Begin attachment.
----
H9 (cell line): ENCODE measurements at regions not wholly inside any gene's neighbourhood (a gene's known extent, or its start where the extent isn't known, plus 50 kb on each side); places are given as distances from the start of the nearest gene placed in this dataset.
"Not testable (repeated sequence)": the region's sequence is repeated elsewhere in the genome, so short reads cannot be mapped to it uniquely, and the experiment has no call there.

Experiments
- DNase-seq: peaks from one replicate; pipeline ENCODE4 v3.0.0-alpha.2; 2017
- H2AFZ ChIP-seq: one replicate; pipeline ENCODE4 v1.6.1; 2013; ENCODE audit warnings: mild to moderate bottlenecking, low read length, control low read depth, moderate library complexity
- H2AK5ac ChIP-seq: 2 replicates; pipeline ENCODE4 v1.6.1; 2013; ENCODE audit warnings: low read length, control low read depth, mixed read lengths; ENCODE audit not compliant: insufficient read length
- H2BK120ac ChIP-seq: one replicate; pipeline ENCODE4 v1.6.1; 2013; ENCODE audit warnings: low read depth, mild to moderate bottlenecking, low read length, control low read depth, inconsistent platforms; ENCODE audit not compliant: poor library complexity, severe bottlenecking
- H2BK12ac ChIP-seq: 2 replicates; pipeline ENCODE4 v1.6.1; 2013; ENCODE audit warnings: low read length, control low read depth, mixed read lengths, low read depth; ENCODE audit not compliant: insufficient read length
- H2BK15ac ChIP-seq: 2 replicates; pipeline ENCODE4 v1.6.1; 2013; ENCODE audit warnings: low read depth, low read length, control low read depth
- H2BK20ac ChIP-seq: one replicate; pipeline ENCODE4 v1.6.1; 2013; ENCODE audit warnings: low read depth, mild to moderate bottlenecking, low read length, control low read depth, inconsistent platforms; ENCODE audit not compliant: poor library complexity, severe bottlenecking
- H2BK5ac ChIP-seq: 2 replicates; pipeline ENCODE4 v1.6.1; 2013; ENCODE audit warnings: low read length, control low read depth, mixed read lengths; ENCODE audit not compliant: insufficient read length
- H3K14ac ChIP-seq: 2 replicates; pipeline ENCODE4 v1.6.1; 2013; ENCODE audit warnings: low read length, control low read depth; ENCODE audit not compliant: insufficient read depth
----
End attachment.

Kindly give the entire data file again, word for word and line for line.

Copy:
H9 (cell line): ENCODE measurements at regions not wholly inside any gene's neighbourhood (a gene's known extent, or its start where the extent isn't known, plus 50 kb on each side); places are given as distances from the start of the nearest gene placed in this dataset.
"Not testable (repeated sequence)": the region's sequence is repeated elsewhere in the genome, so short reads cannot be mapped to it uniquely, and the experiment has no call there.

Experiments
- DNase-seq: peaks from one replicate; pipeline ENCODE4 v3.0.0-alpha.2; 2017
- H2AFZ ChIP-seq: one replicate; pipeline ENCODE4 v1.6.1; 2013; ENCODE audit warnings: mild to moderate bottlenecking, low read length, control low read depth, moderate library complexity
- H2AK5ac ChIP-seq: 2 replicates; pipeline ENCODE4 v1.6.1; 2013; ENCODE audit warnings: low read length, control low read depth, mixed read lengths; ENCODE audit not compliant: insufficient read length
- H2BK120ac ChIP-seq: one replicate; pipeline ENCODE4 v1.6.1; 2013; ENCODE audit warnings: low read depth, mild to moderate bottlenecking, low read length, control low read depth, inconsistent platforms; ENCODE audit not compliant: poor library complexity, severe bottlenecking
- H2BK12ac ChIP-seq: 2 replicates; pipeline ENCODE4 v1.6.1; 2013; ENCODE audit warnings: low read length, control low read depth, mixed read lengths, low read depth; ENCODE audit not compliant: insufficient read length
- H2BK15ac ChIP-seq: 2 replicates; pipeline ENCODE4 v1.6.1; 2013; ENCODE audit warnings: low read depth, low read length, control low read depth
- H2BK20ac ChIP-seq: one replicate; pipeline ENCODE4 v1.6.1; 2013; ENCODE audit warnings: low read depth, mild to moderate bottlenecking, low read length, control low read depth, inconsistent platforms; ENCODE audit not compliant: poor library complexity, severe bottlenecking
- H2BK5ac ChIP-seq: 2 replicates; pipeline ENCODE4 v1.6.1; 2013; ENCODE audit warnings: low read length, control low read depth, mixed read lengths; ENCODE audit not compliant: insufficient read length
- H3K14ac ChIP-seq: 2 replicates; pipeline ENCODE4 v1.6.1; 2013; ENCODE audit warnings: low read length, control low read depth; ENCODE audit not compliant: insufficient read depth